To export your project as a final sound file, navigate to File>export> and select your preferred file type.

NOTE: To export an .mp3, Audacity will require you to download an additional file from their website. This is an mp3 encoding library. The prompt will provide you with a link to the download, as well as instructions. (This site is also full of tips and tutorials if you need further assistance with Audacity.)

Once your project is exported, you can open it in any program that plays audio files. However, it will be compressed, so you cannot go back and edit it. To preserve the tracks so that you can go back and edit them, you will need to save your project.

Saving your Project

Select File> Save  Project. This will save your project as an .aup file, preserving your track information so that you can open it up again later to edit it. You will only be able to open an .aup file in Audacity. This can be edited from any computer, as long as Audacity is installed.

NOTE:When you save your project, it will generate a project file (yourtitle.AUP) and a project folder (yourtitle_data).

Be sure to save both of these to your Google Drive, flash drive, or wherever you are saving your project. The folder contains your assets, and the .aup file contains the blueprint for your project. You will need both to reopen your project successfully!

If you need further assistance with your podcast, you can always contact the Digital Studio staff at digitalstudio@bc.edu


Creating a Timeline with TimelineJS and JSON

This tutorial was written by Sarah DeLorme, Associate Digital Scholarship Librarian.

The John LaFarge stained glass digital guide is a great way for users to explore the varied works of LaFarge in one accessible site. The two interactive timelines featured there help to visualize the chronology of LaFarge’s life and his work. These timelines are generated using an open-source tool called TimelineJS by Knight Lab at Northwestern University. TimelineJS can work with a Google spreadsheet to automatically create and populate a customizable timeline. This is a great option for many people, however the Digital Scholarship group was interested in hosting the timeline data locally—not pulled in via Google. In order to migrate the data, we recreated the timeline using JSON.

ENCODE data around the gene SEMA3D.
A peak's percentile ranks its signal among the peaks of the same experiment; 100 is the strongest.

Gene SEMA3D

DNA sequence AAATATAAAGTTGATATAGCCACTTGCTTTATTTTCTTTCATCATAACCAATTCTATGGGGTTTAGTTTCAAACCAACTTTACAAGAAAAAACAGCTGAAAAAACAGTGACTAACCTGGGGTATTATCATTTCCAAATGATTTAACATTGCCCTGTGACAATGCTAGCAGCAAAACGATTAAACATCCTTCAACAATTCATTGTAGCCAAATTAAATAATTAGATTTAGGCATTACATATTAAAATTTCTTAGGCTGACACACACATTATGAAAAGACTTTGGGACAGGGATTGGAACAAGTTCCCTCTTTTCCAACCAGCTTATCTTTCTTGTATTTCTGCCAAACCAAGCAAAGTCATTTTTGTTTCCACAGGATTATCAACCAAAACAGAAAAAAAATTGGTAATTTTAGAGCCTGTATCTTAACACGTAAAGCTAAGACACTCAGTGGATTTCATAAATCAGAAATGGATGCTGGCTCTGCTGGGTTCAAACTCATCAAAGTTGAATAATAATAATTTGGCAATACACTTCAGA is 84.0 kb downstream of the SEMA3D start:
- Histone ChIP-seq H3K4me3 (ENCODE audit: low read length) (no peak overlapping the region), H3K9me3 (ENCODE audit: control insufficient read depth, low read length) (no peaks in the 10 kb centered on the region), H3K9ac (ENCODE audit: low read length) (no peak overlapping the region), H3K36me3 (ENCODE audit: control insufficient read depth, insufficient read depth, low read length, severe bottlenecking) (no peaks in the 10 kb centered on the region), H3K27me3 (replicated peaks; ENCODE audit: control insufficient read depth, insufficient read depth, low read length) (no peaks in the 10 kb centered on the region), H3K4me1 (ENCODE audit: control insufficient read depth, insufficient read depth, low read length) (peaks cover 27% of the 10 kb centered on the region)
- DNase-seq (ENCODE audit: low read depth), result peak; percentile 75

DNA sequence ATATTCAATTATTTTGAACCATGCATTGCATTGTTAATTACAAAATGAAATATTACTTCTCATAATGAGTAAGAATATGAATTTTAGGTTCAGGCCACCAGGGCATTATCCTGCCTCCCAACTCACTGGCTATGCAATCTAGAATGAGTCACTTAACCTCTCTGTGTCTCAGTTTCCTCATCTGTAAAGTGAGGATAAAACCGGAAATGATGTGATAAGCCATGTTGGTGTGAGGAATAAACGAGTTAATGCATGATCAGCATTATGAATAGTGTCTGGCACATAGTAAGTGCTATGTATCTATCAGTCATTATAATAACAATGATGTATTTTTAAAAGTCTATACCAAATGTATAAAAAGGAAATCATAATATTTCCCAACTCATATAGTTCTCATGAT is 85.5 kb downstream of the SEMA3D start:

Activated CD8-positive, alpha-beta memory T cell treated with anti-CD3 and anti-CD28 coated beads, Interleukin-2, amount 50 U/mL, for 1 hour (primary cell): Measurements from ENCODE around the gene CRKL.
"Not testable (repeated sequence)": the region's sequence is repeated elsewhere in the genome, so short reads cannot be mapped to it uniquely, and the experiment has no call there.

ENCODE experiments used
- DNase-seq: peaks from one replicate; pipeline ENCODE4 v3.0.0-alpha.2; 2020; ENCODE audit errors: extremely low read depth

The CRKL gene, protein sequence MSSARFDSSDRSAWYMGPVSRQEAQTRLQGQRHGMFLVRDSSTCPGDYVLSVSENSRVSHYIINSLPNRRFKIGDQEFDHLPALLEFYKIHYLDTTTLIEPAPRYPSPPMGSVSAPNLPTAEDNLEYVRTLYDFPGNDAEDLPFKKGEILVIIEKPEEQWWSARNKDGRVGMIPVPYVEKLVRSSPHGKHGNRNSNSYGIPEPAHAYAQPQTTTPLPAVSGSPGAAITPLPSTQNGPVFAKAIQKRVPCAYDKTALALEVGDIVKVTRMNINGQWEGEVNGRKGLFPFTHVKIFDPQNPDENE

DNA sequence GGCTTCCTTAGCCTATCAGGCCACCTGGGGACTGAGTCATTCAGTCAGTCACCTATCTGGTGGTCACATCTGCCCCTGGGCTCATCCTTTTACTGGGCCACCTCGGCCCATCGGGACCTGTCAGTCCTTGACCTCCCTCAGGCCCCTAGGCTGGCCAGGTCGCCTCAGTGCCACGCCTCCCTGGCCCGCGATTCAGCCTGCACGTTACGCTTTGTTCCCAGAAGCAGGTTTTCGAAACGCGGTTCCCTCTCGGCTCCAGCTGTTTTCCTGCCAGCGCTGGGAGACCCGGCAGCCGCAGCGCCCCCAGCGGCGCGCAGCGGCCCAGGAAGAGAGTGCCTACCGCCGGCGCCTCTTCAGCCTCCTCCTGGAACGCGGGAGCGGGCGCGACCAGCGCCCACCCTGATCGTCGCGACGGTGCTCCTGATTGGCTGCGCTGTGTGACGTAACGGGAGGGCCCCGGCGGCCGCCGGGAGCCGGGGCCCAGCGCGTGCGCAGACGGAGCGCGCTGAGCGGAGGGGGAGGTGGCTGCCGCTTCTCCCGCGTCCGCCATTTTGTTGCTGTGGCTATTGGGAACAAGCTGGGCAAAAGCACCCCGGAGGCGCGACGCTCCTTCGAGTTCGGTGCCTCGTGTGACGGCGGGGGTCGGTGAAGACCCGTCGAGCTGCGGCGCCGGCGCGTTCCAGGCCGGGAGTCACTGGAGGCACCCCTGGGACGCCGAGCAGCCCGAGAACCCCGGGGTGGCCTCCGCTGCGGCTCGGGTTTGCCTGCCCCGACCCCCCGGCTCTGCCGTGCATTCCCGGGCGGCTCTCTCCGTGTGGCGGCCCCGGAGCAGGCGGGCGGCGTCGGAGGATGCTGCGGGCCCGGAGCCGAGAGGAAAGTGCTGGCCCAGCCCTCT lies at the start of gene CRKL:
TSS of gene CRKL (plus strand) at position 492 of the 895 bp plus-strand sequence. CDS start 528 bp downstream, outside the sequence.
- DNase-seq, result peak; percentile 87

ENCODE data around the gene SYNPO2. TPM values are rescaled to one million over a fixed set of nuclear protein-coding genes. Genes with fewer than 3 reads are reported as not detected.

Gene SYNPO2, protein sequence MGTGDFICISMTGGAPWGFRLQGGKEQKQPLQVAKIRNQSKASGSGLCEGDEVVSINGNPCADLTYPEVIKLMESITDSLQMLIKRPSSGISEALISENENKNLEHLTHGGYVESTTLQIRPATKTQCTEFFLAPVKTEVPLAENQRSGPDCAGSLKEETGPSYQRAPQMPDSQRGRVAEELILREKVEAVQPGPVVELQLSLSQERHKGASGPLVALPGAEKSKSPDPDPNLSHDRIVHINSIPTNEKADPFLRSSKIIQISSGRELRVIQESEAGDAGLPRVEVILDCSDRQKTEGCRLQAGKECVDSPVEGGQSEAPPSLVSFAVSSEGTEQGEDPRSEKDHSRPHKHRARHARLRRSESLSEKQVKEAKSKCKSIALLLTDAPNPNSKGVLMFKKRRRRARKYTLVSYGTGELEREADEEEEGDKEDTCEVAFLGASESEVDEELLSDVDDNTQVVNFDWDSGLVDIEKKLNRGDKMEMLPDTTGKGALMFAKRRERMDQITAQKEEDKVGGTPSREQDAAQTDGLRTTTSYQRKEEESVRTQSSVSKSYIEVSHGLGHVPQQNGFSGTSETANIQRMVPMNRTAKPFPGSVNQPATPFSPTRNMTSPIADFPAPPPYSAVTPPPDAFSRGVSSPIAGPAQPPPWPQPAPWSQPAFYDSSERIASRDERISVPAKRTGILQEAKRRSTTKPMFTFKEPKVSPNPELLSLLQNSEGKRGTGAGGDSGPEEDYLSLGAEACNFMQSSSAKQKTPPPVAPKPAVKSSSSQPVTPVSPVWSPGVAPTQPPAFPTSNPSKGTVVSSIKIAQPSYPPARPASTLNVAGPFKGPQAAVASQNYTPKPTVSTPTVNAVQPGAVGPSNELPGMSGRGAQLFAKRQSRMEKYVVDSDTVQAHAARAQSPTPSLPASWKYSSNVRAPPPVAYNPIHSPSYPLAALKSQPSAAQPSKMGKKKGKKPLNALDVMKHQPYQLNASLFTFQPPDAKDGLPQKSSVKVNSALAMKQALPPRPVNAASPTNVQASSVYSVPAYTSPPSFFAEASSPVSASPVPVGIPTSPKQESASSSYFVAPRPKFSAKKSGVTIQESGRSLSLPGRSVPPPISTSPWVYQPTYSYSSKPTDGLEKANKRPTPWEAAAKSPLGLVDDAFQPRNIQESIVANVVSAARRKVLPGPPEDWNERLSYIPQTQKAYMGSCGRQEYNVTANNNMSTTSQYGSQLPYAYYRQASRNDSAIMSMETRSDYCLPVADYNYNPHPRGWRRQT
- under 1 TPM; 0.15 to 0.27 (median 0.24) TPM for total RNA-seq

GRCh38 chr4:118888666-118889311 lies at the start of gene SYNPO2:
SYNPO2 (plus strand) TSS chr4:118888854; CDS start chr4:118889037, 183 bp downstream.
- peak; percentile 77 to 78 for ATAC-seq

JSON is a format for structuring data that uses JavaScript object notation. It is used for exchanging data between a browser and server. JSON text is simple to read and work with,  and is easily parsed by machines. The TimelineJS JSON format starts with a single JSON object (the timeline), and then populates it with shorter lists of objects (properties), which become the items on the timeline. The properties are events, title, era, and scale. The properties that are used will depend on the content of the timeline, and the nature of the data. The only property that is required to create a timeline is events.

Below is an example of a timeline JSON object with the title property displayed.

Each property contains its own list of properties, like a nesting doll. For both title and events properties, the items in that list are known as “Slide objects”. Slide objects include: start_date, end_date, text, and media properties. (start_date is the only slide object required to generate an event).

Each slide object then has its own list of properties for you to define, which will be where the data will be inserted. For example, the start_date slide object will have a list of date objects like year, month, and day. The values for these properties (the data) is entered in quotation marks, as seen in the example below.

Each property in the event object is used to customize the slides of your timeline. Aside from the start date and headline, the media property enables the embedding of images, videos, music, and more. Each event on the timeline is separated in its own set of curly brackets ({ }) within the “events” property, and separated by a comma.